• The Truth in Sentencing Act and the Sentencing Reform Act must be rescinded so that imprisoned humans have a possibility of rehabilitation and parole. No human shall be sentenced to death by incarceration or serve any sentence without the possibility of parole.
    • An immediate end to the racial overcharging, over-sentencing, and parole denials of black and brown humans. Black humans shall no longer be denied parole because the victim of the crime was white, which is a particular problem in southern states.
    • An immediate end to racist gang enhancement laws targeting black and brown humans.
    • No imprisoned human shall be denied access to rehabilitation programs at their place of detention because of their label as a violent offender.
    • State prisons must be funded specifically to offer more rehabilitation services.
    • Pell grants must be reinstated in all U.S. states and territories.
    • The voting rights of all confined citizens serving prison sentences, pretrial detainees, and so-called “ex-felons” must be counted. Representation is demanded. All voices count.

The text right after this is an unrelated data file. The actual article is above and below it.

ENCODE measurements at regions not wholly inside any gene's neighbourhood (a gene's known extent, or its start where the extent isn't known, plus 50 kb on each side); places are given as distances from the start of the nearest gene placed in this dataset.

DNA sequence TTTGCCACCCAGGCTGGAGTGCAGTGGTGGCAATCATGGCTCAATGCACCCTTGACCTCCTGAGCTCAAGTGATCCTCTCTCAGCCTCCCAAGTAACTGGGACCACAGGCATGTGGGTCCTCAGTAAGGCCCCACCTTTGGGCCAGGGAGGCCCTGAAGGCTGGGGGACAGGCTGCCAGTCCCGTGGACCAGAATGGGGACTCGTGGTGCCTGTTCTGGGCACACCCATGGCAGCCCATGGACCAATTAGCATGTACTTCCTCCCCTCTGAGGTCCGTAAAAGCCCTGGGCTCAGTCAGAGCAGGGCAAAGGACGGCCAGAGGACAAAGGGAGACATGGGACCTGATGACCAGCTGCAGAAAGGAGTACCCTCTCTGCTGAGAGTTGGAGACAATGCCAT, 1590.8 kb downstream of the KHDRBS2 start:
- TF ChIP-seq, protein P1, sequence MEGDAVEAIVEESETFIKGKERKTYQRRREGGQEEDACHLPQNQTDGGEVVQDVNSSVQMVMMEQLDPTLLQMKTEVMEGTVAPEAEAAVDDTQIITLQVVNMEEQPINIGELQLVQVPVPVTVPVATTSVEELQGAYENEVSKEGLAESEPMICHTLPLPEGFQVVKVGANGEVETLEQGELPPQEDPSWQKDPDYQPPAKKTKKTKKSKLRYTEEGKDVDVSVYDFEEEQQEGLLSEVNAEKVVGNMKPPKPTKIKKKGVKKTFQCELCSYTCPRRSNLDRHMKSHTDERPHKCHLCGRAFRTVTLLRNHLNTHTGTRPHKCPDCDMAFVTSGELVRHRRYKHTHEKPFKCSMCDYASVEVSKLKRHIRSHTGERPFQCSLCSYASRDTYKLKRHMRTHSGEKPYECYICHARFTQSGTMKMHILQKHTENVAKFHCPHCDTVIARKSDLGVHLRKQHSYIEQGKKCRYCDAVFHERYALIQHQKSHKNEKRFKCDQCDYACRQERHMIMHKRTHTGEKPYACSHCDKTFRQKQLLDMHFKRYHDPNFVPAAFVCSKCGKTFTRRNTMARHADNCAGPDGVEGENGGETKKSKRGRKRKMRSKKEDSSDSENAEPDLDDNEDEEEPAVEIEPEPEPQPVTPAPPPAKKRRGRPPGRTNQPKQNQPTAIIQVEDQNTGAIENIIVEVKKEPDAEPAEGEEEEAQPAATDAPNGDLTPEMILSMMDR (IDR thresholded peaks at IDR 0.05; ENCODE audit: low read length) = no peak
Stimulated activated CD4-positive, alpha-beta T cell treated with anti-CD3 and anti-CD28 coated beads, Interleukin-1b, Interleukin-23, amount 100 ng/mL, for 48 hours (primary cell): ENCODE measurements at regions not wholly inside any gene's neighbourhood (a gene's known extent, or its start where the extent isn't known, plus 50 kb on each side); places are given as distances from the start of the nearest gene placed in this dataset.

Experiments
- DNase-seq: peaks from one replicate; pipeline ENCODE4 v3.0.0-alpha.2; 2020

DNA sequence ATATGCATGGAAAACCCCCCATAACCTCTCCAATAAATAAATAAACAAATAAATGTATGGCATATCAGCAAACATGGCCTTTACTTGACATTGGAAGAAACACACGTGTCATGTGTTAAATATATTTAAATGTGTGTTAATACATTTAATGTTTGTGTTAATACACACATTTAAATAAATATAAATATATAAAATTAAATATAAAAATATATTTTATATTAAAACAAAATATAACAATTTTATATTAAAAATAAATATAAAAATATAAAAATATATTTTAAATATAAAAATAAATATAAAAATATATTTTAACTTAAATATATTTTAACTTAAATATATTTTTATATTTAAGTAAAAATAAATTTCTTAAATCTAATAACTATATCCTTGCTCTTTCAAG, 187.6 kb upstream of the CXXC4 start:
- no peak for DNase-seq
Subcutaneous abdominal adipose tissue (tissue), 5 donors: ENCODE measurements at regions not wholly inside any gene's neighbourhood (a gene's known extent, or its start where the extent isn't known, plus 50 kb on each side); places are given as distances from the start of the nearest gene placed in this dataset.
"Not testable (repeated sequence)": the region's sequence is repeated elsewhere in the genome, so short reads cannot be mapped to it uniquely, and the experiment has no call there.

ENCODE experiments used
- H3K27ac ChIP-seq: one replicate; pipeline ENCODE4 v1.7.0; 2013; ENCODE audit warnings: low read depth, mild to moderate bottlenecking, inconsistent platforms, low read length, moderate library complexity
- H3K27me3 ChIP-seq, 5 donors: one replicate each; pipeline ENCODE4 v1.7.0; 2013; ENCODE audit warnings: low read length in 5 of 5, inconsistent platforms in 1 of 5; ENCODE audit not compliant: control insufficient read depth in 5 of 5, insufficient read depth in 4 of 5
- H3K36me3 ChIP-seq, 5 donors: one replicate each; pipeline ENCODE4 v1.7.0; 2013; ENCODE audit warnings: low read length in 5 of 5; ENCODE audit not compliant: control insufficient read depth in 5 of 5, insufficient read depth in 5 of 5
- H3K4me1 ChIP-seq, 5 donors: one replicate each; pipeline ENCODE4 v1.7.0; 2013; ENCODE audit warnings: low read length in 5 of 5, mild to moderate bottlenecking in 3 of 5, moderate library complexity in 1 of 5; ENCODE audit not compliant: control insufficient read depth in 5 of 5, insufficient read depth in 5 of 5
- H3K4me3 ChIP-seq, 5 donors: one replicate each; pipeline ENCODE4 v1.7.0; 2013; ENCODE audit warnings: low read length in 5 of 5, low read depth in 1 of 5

The strike is said to be in response to a riot that occurred in April this year in a maximum-security prison in South Carolina, which ended in the deaths of seven inmates and injured 17 more. One inmate told the Associated Press that he saw bodies “stacking up on each other and correctional officers didn’t do anything to stop the violence or check on the injured.” The head of the state prison system told the New York Times that they held off until they could assemble enough officers to end the riot safely.

Jailhouse Lawyers’ action started on August 21, the anniversary of the Attica Prison Rebellion in 1971, and ends on September 9, the anniversary of another national strike that took place in 2016.

“These rebellions prove time and time again that caging and torturing humans is violence and will be resisted by those locked up by the system,” a Jailhouse Lawyers press release says. “Prisoner resistance demonstrates that instead of solving the crisis of capitalism, prisons themselves are the crisis.”